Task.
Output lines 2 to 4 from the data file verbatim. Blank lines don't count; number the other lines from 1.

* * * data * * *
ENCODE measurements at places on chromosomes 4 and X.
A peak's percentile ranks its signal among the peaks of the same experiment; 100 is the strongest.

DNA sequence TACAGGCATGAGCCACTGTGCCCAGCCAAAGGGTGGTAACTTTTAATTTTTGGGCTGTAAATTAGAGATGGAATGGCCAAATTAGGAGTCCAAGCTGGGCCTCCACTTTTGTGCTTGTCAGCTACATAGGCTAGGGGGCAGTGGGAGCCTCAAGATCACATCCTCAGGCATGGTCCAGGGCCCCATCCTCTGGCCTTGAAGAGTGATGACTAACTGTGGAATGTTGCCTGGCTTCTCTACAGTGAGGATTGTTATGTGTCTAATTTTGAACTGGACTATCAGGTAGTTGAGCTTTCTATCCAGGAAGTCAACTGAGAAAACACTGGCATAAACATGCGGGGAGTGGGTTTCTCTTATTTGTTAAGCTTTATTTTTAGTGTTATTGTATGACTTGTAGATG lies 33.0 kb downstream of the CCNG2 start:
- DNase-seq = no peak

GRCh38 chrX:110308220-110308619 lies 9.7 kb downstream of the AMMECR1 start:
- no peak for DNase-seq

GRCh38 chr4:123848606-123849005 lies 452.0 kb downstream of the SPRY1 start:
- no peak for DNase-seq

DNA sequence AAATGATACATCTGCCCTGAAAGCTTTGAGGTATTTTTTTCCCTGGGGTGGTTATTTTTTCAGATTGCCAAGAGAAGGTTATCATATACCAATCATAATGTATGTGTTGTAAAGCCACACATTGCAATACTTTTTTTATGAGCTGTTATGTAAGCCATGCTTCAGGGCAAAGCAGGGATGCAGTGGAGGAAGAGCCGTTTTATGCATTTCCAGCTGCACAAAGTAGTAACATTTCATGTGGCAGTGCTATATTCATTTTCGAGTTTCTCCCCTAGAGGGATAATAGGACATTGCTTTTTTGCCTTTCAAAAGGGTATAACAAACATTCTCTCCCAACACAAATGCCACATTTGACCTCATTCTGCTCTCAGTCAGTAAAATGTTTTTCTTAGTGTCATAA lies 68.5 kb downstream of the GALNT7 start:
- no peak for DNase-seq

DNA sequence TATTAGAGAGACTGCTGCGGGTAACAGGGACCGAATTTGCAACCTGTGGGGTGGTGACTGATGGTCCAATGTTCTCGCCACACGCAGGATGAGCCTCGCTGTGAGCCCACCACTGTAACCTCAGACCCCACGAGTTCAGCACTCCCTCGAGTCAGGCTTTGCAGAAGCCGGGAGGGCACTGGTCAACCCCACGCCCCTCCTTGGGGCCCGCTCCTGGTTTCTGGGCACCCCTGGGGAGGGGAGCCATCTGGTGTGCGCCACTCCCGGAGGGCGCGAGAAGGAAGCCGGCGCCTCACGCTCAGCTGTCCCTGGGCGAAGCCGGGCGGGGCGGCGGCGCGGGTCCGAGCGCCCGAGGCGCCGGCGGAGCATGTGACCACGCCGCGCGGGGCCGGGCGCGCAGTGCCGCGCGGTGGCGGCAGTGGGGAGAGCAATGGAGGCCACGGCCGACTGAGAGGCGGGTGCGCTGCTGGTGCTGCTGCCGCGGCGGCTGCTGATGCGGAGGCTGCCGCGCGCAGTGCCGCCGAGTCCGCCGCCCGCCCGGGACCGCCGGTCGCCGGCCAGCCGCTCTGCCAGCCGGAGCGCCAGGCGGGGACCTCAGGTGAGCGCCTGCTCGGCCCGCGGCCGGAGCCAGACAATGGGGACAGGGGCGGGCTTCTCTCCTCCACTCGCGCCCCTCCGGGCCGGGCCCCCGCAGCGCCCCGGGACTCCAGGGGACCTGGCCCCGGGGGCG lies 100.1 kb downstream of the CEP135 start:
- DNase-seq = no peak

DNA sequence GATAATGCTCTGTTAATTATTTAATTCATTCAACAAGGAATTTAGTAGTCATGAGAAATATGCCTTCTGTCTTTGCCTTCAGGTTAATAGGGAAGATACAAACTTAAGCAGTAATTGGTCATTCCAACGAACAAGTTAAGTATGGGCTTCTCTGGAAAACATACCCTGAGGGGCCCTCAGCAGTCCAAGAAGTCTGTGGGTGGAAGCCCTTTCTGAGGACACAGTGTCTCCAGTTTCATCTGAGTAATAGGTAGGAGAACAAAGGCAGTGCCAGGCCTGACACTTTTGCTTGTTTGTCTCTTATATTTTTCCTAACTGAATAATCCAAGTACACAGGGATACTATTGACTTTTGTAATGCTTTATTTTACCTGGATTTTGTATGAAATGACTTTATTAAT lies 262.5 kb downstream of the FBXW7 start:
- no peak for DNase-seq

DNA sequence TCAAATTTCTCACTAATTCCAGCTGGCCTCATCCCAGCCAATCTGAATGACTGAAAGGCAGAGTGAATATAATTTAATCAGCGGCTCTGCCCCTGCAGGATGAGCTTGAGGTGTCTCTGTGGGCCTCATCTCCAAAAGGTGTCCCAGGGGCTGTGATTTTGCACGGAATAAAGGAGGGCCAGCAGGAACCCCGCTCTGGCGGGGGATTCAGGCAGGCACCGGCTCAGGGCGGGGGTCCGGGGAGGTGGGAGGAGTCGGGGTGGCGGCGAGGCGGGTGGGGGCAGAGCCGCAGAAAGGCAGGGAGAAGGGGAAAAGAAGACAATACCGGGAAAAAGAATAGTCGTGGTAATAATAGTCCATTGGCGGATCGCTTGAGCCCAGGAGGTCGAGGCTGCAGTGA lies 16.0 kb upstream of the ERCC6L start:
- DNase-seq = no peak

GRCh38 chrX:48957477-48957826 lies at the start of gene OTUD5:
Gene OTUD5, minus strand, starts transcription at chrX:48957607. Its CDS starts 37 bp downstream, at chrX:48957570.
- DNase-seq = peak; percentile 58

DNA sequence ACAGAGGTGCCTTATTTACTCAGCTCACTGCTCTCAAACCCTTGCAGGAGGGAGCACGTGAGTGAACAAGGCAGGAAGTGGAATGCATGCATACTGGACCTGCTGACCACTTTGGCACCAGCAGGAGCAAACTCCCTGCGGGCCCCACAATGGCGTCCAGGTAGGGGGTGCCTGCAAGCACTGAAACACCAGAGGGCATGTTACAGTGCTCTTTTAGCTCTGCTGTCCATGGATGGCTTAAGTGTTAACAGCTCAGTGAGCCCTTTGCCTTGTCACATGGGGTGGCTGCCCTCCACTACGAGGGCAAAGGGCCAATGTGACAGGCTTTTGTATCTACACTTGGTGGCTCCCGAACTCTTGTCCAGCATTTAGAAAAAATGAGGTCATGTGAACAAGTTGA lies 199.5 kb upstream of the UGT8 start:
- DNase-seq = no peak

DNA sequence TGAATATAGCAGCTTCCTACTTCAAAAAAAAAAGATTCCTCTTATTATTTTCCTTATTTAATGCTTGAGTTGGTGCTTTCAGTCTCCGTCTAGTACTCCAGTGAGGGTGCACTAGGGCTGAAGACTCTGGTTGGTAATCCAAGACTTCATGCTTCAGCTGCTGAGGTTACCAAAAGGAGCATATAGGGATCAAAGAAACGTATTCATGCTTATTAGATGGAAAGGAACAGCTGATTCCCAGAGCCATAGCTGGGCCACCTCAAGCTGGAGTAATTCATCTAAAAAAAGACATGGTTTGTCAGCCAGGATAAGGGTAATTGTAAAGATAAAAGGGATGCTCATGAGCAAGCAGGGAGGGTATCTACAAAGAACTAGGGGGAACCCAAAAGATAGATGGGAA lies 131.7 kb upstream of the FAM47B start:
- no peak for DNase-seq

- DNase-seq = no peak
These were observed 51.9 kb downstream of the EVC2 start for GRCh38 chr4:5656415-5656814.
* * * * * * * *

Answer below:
A peak's percentile ranks its signal among the peaks of the same experiment; 100 is the strongest.

DNA sequence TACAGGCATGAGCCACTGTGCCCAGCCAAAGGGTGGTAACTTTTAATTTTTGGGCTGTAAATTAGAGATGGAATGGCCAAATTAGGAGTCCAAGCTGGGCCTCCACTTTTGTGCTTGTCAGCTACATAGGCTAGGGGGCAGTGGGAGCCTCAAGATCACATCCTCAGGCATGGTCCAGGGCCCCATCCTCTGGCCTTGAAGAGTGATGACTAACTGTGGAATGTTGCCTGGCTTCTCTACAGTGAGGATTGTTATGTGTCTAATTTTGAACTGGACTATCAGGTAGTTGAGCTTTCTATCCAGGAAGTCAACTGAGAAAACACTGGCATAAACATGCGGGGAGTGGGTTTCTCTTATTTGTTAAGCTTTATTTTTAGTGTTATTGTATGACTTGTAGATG lies 33.0 kb downstream of the CCNG2 start:
- DNase-seq = no peak